Prescription for Disaster

Tuesday, 1 July 2014

The stand up comedy class of despair and sadness

That. Was. AWFUL. It was horrible. That was so bad that it was absolutely hor-awful. That class was a dumpster fire of confidence shattering atrocity.

It started out alright, despite me getting more lost inside the building than in finding it. Some sort of BBC music studio with a pack of teenage girls outside trying to get a glimpse of someone famous – that clearly wasn’t me. They all watched silently as I meekly wove my way up to the doorman to ask if this was the right place, I was here for a class. Which class? he shouted. I didn’t want to say in front of all of those people. They might think I’m trying to be funny or something equally humiliating yet… oddly accurate.

"Um...I’m here for the 6:30 class."

"Which one? The dance class? The singing class? Or the stand-up comedy class?"

Did he have to yell?

I was ushered in and brought to a waiting room upstairs. A small triangular room with six brightly painted doors and all of the furniture huddled in the middle of the room. Two women were already there – one seemed to be drinking a Japanese alco-pop of sorts and offered some around.

I stupidly declined.

Ten minutes late our teacher walks in, takes attendance (there were three of us) and informed us that we were waiting for one more. Shouldn’t be another ten minutes or so. They never showed – probably wise.

The class started with an introduction as to who we were and why we were all here. I explained that I had written a humorous book on chronic illness, to which the older woman replied “Illness isn’t funny.” I was clearly off to a great start. That woman was here to share her performance poetry and the other was a young female that described herself as a ‘journalist-blogger-writer-singer-artist-alcoholic’. But not in a funny way.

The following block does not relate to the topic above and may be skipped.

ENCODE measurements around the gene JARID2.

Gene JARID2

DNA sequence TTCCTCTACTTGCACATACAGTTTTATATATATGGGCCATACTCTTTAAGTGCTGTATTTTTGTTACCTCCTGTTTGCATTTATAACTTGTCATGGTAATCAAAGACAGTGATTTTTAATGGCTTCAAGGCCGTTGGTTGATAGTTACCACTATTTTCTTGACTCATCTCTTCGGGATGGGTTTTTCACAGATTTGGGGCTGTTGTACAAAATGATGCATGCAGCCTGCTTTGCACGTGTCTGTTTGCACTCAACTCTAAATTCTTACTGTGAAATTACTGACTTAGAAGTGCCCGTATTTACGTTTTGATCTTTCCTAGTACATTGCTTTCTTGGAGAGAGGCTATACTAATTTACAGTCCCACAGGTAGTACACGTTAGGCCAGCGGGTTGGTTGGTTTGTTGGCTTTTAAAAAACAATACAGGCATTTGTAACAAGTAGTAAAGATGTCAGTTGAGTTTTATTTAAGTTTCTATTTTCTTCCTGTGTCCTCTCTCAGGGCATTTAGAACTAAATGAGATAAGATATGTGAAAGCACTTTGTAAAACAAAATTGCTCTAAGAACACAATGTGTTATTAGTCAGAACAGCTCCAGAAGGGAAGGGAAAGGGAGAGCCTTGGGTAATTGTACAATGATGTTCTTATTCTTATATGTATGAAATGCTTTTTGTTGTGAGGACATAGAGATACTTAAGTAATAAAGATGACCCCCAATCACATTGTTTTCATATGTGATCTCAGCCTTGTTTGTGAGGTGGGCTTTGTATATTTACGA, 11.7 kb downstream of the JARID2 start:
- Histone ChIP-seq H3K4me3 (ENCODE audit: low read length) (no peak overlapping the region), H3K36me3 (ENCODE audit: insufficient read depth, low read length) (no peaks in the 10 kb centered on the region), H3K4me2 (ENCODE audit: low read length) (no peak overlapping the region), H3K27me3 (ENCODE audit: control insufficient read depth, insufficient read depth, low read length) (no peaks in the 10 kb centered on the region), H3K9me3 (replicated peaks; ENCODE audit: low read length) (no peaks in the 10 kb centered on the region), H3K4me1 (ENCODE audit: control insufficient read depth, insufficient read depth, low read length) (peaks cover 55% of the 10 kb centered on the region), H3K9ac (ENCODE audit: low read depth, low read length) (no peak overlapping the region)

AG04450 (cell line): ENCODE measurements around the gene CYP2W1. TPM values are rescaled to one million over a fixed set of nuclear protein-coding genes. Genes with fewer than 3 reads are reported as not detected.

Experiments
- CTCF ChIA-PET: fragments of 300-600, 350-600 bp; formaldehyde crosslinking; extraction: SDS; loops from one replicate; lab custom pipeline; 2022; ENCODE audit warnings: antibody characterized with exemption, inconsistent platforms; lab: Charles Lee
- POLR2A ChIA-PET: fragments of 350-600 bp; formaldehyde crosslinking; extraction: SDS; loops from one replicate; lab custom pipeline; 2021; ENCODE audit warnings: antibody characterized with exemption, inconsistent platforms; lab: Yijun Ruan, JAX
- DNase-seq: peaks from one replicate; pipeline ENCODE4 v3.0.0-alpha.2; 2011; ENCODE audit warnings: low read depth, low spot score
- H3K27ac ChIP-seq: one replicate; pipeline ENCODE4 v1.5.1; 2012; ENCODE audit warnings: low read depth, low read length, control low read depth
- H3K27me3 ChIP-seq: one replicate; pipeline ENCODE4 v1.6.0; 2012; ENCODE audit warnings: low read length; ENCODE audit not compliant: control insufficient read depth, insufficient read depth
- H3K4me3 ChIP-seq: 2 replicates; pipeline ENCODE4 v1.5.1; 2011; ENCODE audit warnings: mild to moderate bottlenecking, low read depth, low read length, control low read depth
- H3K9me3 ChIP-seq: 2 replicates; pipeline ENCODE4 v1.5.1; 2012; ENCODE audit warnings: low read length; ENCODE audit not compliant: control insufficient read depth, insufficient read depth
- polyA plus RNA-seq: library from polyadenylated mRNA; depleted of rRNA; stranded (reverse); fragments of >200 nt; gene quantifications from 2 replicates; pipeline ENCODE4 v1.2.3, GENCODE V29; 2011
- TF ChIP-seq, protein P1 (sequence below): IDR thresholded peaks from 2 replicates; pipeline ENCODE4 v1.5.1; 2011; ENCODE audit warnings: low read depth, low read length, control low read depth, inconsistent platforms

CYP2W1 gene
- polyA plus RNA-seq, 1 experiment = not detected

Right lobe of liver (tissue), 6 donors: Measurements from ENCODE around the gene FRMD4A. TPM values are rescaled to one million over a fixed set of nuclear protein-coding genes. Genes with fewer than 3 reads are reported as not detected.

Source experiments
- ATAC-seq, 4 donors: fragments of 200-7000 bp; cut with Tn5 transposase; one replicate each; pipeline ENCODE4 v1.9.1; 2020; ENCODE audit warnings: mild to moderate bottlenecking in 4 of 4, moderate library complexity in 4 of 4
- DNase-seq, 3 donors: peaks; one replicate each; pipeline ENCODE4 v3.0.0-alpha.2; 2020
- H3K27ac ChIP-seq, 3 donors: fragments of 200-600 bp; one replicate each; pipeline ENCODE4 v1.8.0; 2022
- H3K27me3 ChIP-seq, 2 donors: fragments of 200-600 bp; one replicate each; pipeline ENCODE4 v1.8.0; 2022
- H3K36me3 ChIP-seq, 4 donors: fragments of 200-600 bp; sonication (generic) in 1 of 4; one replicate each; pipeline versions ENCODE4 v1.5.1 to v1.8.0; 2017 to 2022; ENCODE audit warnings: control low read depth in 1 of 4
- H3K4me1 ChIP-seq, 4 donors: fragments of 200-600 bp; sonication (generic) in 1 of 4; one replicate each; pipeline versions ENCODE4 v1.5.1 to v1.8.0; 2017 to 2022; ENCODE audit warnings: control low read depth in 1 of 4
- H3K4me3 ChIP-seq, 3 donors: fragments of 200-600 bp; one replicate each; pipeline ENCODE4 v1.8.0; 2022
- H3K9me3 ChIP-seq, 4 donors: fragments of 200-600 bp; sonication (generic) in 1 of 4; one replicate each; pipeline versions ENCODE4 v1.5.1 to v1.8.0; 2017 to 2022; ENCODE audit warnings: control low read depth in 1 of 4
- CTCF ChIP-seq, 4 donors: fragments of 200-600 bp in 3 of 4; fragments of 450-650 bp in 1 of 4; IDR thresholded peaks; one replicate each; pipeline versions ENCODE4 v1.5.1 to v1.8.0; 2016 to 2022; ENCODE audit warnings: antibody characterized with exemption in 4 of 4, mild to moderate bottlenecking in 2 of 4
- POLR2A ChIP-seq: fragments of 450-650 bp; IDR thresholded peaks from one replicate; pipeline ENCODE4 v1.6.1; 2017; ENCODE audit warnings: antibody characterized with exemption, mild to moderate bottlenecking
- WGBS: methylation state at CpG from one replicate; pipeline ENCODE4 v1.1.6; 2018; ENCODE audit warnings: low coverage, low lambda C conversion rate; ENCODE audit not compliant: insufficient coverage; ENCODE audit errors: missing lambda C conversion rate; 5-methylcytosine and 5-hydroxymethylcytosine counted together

In a sad way.

The instructor moved us from topic to topic and taught us some basic writing exercises, which I enjoyed immensely, though when it came time to read out what we had written I panicked. What if nobody laughed? What if even just in this I fell flat on my face? Oh crap I never should have come to this thing. I should have just gone home, eaten soup and prepared for my business trip tomorrow. Okay, okay. What’s the worst that can happen? I looked around the room to the other two scribbling furiously and the teacher checking Facebook on her iPhone. This was a stand up comedy class – surely if anyone these people would be supportive, right? So that’s what I did. I was supportive.

Their turns came and I laughed at their awful material – confident that they would then at least in turn laugh at mine.

They didn’t. None of them.


Oh my God that couldn’t have gone any worse. I then got the pity prompt from the teacher but I shook my head, having trailed off in my story to a whisper and a pathetic redirect back to one of the other students. They felt pity for me. It was the absolute worst outcome conceivable. 

And then it got even worse.

The young girl had a very noticeable black eye. I would have milked that for all it was worth material wise and figured she was about to do the same when the teacher asked her about it – she started to explain about falling off her bike and I laughed. Finally something in this room was truly funny! Here we go!

She stopped and they all looked at me. And I kid you not, in a stand-up comedy class the three of them turned to me and said ‘that’s not funny, she could have been seriously hurt!’

What the hell kind of alternate universe was I in?!?!!

It continued this way, nobody even giving a polite guffaw at my stuff while I snorted and laughed at their unintentionally funny build up to a weak punchline when really, the build-up could have been quite good.

That killed me. My confidence was shattered and I was left wondering if I had ever said anything properly funny in my life or if people are just out to humor me.

My tinfoil hat of paranoia was now fully in place as I watched the class, checked out and resigned to just sit it out until we were freed – as strangers tromped in and out to use the bathrooms. Oddly enough they all seemed to go in one door and come out on the other side of the room completely but I was the only one that noticed this. Or commented on this. Also apparently not funny.

What was funny, apparently, was complaining. Complaining about people, misogyny (?), tourists, travel cards and sex. It just wasn’t my style. And so I sat there, declining to jump up and play improv games in which you try to out intimidate the other person. I declined moaning about my husband’s inadequacies and I vowed to never, ever, EVER do this type of thing again.

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